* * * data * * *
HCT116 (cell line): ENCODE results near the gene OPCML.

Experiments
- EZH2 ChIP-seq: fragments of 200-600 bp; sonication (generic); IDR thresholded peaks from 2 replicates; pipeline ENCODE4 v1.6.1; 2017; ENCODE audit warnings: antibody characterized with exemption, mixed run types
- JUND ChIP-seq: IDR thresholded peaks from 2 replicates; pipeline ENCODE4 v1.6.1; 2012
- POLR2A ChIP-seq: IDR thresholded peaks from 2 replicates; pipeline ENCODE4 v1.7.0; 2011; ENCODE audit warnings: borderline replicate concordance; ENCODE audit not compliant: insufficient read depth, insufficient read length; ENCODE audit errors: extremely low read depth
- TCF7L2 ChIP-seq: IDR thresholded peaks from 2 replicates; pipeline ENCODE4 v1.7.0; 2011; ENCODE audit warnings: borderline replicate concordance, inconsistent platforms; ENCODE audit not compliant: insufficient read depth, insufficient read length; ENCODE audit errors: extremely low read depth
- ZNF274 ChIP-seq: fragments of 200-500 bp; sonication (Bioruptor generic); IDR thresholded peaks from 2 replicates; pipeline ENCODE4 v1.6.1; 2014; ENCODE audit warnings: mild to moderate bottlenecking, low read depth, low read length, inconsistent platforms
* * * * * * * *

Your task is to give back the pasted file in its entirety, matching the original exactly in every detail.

HCT116 (cell line): ENCODE results near the gene OPCML.

Experiments
- EZH2 ChIP-seq: fragments of 200-600 bp; sonication (generic); IDR thresholded peaks from 2 replicates; pipeline ENCODE4 v1.6.1; 2017; ENCODE audit warnings: antibody characterized with exemption, mixed run types
- JUND ChIP-seq: IDR thresholded peaks from 2 replicates; pipeline ENCODE4 v1.6.1; 2012
- POLR2A ChIP-seq: IDR thresholded peaks from 2 replicates; pipeline ENCODE4 v1.7.0; 2011; ENCODE audit warnings: borderline replicate concordance; ENCODE audit not compliant: insufficient read depth, insufficient read length; ENCODE audit errors: extremely low read depth
- TCF7L2 ChIP-seq: IDR thresholded peaks from 2 replicates; pipeline ENCODE4 v1.7.0; 2011; ENCODE audit warnings: borderline replicate concordance, inconsistent platforms; ENCODE audit not compliant: insufficient read depth, insufficient read length; ENCODE audit errors: extremely low read depth
- ZNF274 ChIP-seq: fragments of 200-500 bp; sonication (Bioruptor generic); IDR thresholded peaks from 2 replicates; pipeline ENCODE4 v1.6.1; 2014; ENCODE audit warnings: mild to moderate bottlenecking, low read depth, low read length, inconsistent platforms